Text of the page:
We’ve heard from Goldman Sachs before on the topic of bitcoin. In late February, the multinational investment bank issued an early assessment of the digital currency in a document released to clients.
The company has followed-up with a new 25-page report put together by their own Allison Nathan, and they aren’t exactly doing any sugarcoating, as pointed out by Business Insider this morning.
Goldman Sachs reportedly polled its own internal research groups to look into the beneficial uses bitcoin users say exist, and each group basically said the same thing: it’s too volatile.
Dominic Wilson and Jose Ursua, who work at Goldman’s markets research group said that bitcoin does not meet the criteria necessary to be considered a “viable” currency.
For most users what matters is not the comparison with other currencies, but a comparison with the volatility of the currency that they hold (dollars in the US for instance) in terms of the things that they need to buy. The volatility of consumer prices (in dollars) has been even lower than FX rates, even if measured over a period including the 1970s. Put simply, if you hold cash today in most developed countries, you know within a few percentage points what you will be able to buy with it a day, a week or a year from now.
The following graph illustrating bitcoin’s volatility compared to other currencies (and U.S. inflation) was included.
And while both Wilson and Ursua acknowledge that the bitcoin technology might change the art of transacting as we know it, bitcoin’s future is uncertain. They noted that “If a ledger-based technology is to succeed, the cyber-currency would very likely have to have some type of fixed exchange rate in order to overcome this obstacle.”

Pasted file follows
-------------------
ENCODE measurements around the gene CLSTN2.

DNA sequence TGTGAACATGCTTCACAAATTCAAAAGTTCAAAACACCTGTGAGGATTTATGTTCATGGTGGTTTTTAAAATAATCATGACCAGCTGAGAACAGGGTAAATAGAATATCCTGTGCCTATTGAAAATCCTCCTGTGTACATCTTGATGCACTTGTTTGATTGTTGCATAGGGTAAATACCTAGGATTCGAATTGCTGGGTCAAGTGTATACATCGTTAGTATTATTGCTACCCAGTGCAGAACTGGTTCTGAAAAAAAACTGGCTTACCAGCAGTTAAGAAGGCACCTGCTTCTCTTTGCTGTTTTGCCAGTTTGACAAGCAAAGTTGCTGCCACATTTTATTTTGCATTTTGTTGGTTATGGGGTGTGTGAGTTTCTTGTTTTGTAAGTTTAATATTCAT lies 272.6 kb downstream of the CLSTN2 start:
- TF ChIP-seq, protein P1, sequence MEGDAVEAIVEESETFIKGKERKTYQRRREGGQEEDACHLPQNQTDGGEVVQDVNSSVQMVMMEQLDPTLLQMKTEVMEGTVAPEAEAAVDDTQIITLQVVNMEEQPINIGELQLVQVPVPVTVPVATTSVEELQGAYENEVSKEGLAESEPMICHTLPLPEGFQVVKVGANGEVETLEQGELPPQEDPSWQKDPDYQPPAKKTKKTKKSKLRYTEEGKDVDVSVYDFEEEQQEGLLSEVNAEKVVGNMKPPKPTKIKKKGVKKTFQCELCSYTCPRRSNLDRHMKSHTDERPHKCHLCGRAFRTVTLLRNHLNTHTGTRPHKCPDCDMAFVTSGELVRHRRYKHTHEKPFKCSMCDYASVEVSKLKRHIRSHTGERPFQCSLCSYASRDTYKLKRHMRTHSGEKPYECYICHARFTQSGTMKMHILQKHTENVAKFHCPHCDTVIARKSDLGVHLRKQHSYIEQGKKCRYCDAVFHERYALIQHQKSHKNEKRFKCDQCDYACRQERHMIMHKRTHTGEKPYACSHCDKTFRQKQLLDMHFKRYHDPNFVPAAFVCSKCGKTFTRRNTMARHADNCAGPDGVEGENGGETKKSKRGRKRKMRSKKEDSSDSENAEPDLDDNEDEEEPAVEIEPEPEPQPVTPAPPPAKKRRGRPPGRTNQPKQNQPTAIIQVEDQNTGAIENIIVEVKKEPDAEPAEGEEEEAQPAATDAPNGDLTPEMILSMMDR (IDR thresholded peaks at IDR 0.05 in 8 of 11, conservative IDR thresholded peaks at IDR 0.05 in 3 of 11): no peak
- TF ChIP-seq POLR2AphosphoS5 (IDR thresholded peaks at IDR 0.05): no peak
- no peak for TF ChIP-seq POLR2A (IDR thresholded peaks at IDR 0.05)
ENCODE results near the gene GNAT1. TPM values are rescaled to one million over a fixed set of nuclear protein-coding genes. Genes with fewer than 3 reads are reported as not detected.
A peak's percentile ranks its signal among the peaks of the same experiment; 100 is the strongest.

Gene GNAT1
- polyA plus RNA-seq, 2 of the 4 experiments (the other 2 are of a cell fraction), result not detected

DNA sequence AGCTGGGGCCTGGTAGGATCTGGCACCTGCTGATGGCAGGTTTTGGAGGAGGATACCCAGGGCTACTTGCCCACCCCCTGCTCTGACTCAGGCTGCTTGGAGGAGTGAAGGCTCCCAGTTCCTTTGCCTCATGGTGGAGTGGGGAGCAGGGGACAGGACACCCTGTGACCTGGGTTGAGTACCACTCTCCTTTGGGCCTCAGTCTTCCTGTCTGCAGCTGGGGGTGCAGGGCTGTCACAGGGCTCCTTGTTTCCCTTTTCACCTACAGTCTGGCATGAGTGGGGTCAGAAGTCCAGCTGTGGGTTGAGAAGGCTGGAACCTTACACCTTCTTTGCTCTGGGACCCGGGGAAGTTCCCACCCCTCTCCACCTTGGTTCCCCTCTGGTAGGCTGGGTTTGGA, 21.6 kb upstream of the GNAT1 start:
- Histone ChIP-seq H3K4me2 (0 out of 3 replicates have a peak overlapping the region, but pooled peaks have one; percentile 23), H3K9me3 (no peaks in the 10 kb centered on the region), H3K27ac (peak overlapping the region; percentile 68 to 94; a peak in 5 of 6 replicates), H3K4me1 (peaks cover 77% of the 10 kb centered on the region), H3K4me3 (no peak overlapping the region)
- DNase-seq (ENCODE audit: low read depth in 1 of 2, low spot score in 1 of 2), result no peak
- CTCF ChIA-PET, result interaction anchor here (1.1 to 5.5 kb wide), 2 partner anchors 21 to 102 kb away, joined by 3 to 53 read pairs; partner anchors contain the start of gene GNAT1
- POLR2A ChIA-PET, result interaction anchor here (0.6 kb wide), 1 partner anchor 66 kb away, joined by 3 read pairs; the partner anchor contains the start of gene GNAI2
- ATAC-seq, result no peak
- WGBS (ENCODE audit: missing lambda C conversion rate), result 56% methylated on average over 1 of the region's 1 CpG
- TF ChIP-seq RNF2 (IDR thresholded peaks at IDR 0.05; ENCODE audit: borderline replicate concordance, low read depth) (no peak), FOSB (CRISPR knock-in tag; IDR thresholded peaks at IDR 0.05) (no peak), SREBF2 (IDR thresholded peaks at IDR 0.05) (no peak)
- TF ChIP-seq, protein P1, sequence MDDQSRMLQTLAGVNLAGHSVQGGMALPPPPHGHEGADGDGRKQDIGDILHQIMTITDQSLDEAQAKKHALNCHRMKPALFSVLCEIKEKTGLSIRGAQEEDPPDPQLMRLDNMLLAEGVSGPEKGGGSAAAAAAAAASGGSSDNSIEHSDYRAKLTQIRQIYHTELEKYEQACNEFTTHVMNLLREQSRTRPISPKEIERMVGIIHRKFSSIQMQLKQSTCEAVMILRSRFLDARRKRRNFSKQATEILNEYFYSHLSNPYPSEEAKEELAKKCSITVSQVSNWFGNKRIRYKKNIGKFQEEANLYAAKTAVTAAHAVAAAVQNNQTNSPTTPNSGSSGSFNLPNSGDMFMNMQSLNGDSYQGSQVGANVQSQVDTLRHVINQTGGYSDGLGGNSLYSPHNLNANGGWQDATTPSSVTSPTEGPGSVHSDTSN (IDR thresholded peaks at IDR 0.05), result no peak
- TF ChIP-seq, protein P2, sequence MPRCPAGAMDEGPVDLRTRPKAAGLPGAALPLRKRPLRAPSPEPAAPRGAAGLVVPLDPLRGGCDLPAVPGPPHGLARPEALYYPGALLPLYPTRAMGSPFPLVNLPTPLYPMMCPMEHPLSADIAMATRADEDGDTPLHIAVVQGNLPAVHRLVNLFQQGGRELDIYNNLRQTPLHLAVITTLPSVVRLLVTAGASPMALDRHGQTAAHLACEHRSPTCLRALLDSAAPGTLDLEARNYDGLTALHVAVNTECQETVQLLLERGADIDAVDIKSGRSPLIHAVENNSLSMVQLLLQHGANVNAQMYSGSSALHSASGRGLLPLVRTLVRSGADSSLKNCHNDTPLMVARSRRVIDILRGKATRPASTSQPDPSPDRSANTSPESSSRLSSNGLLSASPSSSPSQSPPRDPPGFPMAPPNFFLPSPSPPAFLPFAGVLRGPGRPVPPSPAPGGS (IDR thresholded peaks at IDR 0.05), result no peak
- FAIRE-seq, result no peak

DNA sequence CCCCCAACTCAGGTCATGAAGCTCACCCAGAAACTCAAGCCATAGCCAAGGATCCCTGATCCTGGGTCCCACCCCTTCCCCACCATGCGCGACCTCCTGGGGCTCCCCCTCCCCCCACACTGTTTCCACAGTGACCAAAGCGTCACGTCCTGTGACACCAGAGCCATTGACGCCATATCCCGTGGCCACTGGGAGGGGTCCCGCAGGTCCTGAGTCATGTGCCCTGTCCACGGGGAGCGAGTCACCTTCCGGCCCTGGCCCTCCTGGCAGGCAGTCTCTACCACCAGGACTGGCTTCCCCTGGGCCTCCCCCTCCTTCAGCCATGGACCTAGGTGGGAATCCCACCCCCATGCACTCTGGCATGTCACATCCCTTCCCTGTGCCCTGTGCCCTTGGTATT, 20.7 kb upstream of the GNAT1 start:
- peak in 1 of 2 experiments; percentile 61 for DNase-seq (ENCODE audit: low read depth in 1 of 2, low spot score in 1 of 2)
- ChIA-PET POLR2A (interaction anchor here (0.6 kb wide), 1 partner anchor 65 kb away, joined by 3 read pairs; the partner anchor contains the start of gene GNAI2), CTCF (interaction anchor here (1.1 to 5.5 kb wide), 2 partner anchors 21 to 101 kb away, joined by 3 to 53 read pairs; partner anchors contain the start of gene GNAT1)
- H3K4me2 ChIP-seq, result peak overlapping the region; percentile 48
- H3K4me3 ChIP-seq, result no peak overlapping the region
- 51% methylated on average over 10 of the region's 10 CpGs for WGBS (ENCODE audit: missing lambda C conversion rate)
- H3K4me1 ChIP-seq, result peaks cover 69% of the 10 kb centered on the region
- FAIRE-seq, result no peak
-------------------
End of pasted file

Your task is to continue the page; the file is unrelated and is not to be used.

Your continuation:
Jeff Currie, who leads the firm’s commodities research group also acknowledged bitcoin’s volatility, noting that “inconsistent demand” is a major factor in the wildly fluctuating value of the digital currency.
Roman Leal of Goldman’s IT services group said that bitcoin transactions have cost advantages over traditional methods like wire transfers, but there’s nothing stopping a “more established player” from adopting the advantages brought forth by bitcoin. He also added that regulation could also put a damper on some of the cost advantages bitcoin offers.
“Just as a flurry of new entrants – such as Square, Groupon, and PayPal – encouraged payment networks and payment processors to develop a mobile payments strategy, we expect traditional payment players to develop digital currency strategies,” he wrote.
The report also included an interview with law professor Eric Posner, who doesn’t quite feel comfortable with the way the network is controlled (bold emphasis ours):
The people who maintain the Bitcoin network can change the money supply through a majoritarian process. And that means that the supply of bitcoin is a function of what the majority of these people think at any given time. They are not economists or monetary experts, but technology and programming experts, and entrepreneurs. I find that unsettling and I think most people would feel the same way.
Goldman Sachs concludes that “bitcoin likely can’t work as a currency, but some sense that the ledger- based technology that underlies it could hold promise.”
What say you?
[source: Business Insider]